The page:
Spenard community center gets a makeover by victoria petersen
A Spenard community hub, previously known as the Church of Love, is getting a facelift and a new name: The Nave. “As people have experimented with different uses for this old building, the nave has always been the most inspiring space,” a statement on the space’s website said. In the coming weeks, a new building sign will be put up outside along with a new website.
The renovations address the age of the building, dating back to the 1950s, and focusing on safety systems and energy efficiency, an emailed statement from Cook Inlet Housing Authority’s representative, Sezy Gerow-Hanson, said.
The former church was bought by Cook Inlet Housing Authority in 2013 to make room for more parking for CIHA properties and was slated to be torn down. In the last five years, the building has played a new role for the neighborhood, including an event venue, art gallery and performance space.
The new design will include a familiar art installation on the south face of the building: “Our Lady of Spenard,” a collaborative art installation by Drew Michael and Garrett Perkins. A new art installation is also being permanently implemented in the entryway. “Healing Traditions,” created by artist Linda Lyons, is being funded in part by the CIRI Foundation. “Healing Traditions” will feature Dena’ina healing plants identified in consultation with Southcentral Foundation’s traditional healing clinic, and local culture bearer Melissa Shaginoff will greet people on arrival to the remodeled space, the CIHA statement said.
Some of the building’s upgrades include a fire suppression system, additional egress and circulation changes, the addition of an elevator will make the building more accessible for people with disabilities and mobility challenges, electrical and HVAC work will bring the building up to code and make it more comfortable, a new roof will stop leaks and much of the work will improve the energy efficiency of the building. The building will also have a new and improved lobby, increasing capacity and improving the flow of people at gatherings. There will be a new classroom space in the basement, allowing for additional gatherings, and more artist studios. Work is also being done to add and improve bathrooms and parking.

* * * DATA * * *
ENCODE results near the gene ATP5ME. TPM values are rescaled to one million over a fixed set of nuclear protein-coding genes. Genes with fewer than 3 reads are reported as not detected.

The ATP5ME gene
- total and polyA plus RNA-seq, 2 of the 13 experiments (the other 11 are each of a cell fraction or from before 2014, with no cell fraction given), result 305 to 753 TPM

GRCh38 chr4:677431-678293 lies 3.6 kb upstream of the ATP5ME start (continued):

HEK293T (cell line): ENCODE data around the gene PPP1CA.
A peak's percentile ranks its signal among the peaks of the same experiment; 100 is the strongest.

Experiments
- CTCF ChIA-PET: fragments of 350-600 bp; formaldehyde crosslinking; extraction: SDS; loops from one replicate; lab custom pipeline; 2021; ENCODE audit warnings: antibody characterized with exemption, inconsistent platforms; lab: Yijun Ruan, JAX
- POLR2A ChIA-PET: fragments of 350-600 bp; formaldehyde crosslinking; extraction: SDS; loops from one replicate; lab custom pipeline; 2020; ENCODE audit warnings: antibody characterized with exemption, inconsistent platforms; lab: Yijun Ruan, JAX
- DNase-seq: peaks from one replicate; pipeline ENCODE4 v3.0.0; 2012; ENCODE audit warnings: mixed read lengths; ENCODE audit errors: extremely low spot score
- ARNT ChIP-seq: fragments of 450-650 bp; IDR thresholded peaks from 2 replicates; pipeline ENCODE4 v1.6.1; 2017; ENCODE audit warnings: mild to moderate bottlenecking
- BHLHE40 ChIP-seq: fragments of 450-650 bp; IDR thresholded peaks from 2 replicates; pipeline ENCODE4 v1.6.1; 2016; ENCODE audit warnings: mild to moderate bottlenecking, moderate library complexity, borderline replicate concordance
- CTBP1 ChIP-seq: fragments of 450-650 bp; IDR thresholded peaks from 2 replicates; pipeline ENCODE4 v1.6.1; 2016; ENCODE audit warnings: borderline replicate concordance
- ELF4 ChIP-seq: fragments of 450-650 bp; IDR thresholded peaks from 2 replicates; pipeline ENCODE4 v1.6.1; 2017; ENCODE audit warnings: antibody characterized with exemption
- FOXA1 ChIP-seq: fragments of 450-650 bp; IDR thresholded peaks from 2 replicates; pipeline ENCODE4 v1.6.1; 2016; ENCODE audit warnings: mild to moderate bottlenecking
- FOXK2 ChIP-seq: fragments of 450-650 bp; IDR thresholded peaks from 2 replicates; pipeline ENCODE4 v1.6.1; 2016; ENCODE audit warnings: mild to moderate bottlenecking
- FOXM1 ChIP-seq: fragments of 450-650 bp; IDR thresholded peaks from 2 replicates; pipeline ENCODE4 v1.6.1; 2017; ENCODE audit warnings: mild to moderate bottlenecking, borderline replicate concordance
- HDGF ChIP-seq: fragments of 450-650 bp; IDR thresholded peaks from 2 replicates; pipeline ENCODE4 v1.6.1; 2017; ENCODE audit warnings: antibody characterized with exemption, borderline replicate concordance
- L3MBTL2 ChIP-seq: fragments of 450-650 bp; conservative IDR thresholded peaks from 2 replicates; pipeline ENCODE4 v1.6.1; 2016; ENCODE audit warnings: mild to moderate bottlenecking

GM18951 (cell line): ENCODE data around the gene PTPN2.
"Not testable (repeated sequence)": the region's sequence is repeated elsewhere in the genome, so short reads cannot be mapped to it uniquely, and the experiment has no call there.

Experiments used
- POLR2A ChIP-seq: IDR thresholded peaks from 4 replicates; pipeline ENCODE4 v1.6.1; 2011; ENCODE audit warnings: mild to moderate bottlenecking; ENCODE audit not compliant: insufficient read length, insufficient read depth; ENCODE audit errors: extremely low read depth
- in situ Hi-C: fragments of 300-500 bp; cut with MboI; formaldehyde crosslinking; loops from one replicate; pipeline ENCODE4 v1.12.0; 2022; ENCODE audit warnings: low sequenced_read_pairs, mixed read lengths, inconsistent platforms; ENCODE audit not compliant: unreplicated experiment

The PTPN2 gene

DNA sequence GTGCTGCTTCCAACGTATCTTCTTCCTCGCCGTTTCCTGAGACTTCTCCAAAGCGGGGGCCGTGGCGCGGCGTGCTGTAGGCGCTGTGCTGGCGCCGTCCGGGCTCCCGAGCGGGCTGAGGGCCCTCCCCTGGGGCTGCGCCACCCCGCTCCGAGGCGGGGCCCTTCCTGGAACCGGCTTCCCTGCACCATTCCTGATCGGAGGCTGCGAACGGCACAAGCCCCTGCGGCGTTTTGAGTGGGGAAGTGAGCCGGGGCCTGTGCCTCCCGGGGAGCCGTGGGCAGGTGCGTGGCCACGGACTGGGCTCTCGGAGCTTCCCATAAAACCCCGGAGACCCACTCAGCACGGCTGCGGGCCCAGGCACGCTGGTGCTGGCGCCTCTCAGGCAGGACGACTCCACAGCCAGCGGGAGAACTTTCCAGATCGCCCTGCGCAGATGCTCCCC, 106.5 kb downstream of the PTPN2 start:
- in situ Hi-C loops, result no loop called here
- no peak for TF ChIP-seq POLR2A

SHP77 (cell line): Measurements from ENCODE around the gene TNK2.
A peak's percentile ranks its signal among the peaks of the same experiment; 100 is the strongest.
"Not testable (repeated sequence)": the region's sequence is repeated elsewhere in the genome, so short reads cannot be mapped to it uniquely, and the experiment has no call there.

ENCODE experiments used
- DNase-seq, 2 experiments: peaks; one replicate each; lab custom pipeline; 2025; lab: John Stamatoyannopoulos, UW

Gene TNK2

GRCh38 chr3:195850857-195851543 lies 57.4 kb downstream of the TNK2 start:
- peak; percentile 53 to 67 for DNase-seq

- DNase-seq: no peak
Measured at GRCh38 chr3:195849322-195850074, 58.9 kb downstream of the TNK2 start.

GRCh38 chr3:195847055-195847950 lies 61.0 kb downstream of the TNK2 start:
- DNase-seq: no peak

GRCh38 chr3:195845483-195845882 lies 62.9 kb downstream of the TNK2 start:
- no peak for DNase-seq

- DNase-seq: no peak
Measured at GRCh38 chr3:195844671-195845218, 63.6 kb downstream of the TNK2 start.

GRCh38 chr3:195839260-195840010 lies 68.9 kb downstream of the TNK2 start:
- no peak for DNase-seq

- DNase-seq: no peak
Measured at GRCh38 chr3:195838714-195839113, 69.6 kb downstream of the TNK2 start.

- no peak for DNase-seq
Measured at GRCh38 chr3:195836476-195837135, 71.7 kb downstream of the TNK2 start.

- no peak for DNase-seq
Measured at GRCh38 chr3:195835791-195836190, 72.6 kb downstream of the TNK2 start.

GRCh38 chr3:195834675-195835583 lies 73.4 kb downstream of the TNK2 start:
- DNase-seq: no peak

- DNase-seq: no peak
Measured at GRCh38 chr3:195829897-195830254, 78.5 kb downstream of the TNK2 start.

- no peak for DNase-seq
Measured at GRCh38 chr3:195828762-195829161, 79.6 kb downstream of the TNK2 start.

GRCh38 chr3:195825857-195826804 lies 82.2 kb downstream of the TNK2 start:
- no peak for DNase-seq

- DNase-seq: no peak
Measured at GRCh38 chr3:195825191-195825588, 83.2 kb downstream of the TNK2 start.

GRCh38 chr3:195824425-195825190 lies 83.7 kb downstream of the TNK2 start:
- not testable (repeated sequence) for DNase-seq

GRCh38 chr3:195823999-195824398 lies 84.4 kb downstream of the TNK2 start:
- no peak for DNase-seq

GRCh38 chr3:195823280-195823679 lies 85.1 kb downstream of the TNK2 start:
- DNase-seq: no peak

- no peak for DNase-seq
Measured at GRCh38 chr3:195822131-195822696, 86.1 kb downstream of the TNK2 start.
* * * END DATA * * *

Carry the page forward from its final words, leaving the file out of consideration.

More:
“The work is meant to improve safety and function, but we are also preserving some of the best features like the large nave space,” Gerow-Hanson said in the statement.
Improvements are being made outside the building as well, with the addition of greenspace between the CIHA office at 3510 Spenard Road and the south side of the church.
With the new name, also comes a new logo, which is inspired by the stained glass of the church. “It depicts three brush strokes arranged in a triangle like the window, pulling out three bold colors from those panels of glass,” the website said. “The three strokes represent the pillars of community, culture and art that define the Nave’s purpose.”
Funding for the renovations is made up of public and private sources. Part of the ArtPlace America grant, awarded to CIHA in 2015, is being used to fund some of the renovations. The Rasmuson Foundation, The Kresge Foundation, The Atwood Foundation, The Richard L and Diane M Block Foundation, Dean Weidner, the US Department of Housing and Urban Development and Cook Inlet Housing Authority have all invested “in the creation of this community and cultural hub for Spenard,” the statement said.
With the COVID-19 pandemic still impacting the lives of Alaskans, CIHA is only planning for small scale gatherings and events once construction is complete. “We look forward to a time when we will be able to gather the community for larger scale events and engagement at the Church of Love,” the CIHA statement said.
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